For a single greenback, you can ride any Metro or Ride-On bus in Montgomery County all day, so if you're really mall-minded, you can work your way from Mazza to Montgomery to White Flint to Wheaton to Lakeforest, and however many other shopping strips you can stand, until midnight, when your transfer turns into a pumpkin (and your arms to squash). Jingle Bus transfers are available after 9:30 weekdays and anytime weekends.


Those mini-malls of fast food that are becoming a staple of shopping malls are both penny- and pound-foolish. Whenever possible, shop with a stuffy nose: Eau de chocolate chip is really deadly.


A hat is more portable than an umbrella, and much less dangerous to fellow shoppers. Wear comfortable, non-slick shoes -- tile, parquet and marble floors are trendy, but tricky, and get worse when winter wet tracks in. Flats or sneakers are best; escalators eat high heels. And remember that malls tend to exaggerate the temperature: If it's only mild without, it's warm within; and three minutes' chill outside is better than two hours' overheating inside, or hauling 10 pounds of down around.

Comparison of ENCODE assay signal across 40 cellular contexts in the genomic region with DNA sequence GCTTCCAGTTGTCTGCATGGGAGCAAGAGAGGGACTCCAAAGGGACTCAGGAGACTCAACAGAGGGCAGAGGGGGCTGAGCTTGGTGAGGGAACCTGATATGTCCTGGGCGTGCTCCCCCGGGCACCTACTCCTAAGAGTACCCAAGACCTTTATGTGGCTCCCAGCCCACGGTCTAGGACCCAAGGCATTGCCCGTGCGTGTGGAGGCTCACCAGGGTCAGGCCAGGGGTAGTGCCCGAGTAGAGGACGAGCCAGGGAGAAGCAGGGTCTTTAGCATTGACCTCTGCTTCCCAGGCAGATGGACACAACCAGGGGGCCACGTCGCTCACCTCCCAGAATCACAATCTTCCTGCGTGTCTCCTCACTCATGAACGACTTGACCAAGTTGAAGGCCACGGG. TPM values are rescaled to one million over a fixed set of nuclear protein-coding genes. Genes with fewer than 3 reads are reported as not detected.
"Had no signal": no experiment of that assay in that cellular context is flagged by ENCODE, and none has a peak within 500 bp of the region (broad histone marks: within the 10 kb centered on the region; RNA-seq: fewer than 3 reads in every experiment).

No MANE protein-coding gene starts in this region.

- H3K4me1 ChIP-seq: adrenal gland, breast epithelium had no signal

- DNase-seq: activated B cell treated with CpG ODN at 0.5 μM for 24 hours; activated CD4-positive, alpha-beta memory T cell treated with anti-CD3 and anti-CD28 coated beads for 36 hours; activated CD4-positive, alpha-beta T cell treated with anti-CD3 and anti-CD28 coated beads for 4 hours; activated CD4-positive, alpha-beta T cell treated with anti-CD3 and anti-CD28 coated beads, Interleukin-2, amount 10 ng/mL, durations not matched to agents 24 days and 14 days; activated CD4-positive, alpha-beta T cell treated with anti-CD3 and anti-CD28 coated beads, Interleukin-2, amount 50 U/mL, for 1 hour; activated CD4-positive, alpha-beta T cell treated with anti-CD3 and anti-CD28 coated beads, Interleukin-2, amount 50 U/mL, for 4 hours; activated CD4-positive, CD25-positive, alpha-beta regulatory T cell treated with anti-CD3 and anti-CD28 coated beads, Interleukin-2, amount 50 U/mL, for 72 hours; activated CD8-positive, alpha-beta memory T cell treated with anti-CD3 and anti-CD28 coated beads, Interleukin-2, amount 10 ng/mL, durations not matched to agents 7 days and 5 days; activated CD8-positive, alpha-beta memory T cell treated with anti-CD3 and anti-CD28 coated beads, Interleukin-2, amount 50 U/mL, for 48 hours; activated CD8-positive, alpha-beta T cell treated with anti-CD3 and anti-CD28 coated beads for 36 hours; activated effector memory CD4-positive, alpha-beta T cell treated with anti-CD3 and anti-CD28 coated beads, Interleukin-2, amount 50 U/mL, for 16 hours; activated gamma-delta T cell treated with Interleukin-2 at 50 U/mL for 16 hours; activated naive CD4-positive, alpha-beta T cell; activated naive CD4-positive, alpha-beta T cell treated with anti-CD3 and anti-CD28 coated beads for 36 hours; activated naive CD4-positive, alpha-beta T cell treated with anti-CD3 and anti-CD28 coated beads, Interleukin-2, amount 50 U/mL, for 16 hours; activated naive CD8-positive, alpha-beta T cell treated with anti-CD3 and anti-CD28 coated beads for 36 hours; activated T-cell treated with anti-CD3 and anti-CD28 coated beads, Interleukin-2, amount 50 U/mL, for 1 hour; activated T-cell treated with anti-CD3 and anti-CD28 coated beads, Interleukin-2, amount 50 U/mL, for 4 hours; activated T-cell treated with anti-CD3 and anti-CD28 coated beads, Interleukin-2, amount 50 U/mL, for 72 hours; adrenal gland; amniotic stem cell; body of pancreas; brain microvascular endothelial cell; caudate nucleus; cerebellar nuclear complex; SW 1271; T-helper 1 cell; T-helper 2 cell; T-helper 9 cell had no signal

If you're staring at several hours of heavy-duty shopping, case the mall first thing, and find a friendly hideaway -- be it bar, bench or bakery -- to escape the madding crowd.

Sunday shopping in Wheaton Plaza will be a lot more fun if you start with dim sum at the Tung Bor, Silver Spring's relocated veteran. The waiting list at Ruby Tuesday's in Lakeforest does not apply to the bar. Italian Delight in Fair Oaks Mall has the best pizza in the neighborhood. The Boston Seafood Company walk-in at National Place has a bar tucked under the escalator. And at Beefsteak Charlie's in Beltway Plaza, the bar -- and the TV -- are just inside the door.

Georgetown Park has plenty of restoratives, including the hot sake at the Samurai's walk-up bar; but its premier SOS (Strung Out Shopper) spot is Clyde's. The bartenders are not only charming and competent, they're experienced. Last Christmas, a psychically wounded shopper who lurched in from the mall exit, wild-eyed and shuddering, was immediately poured a Stoly and offered a free follow-up. 'Tis the season, you know.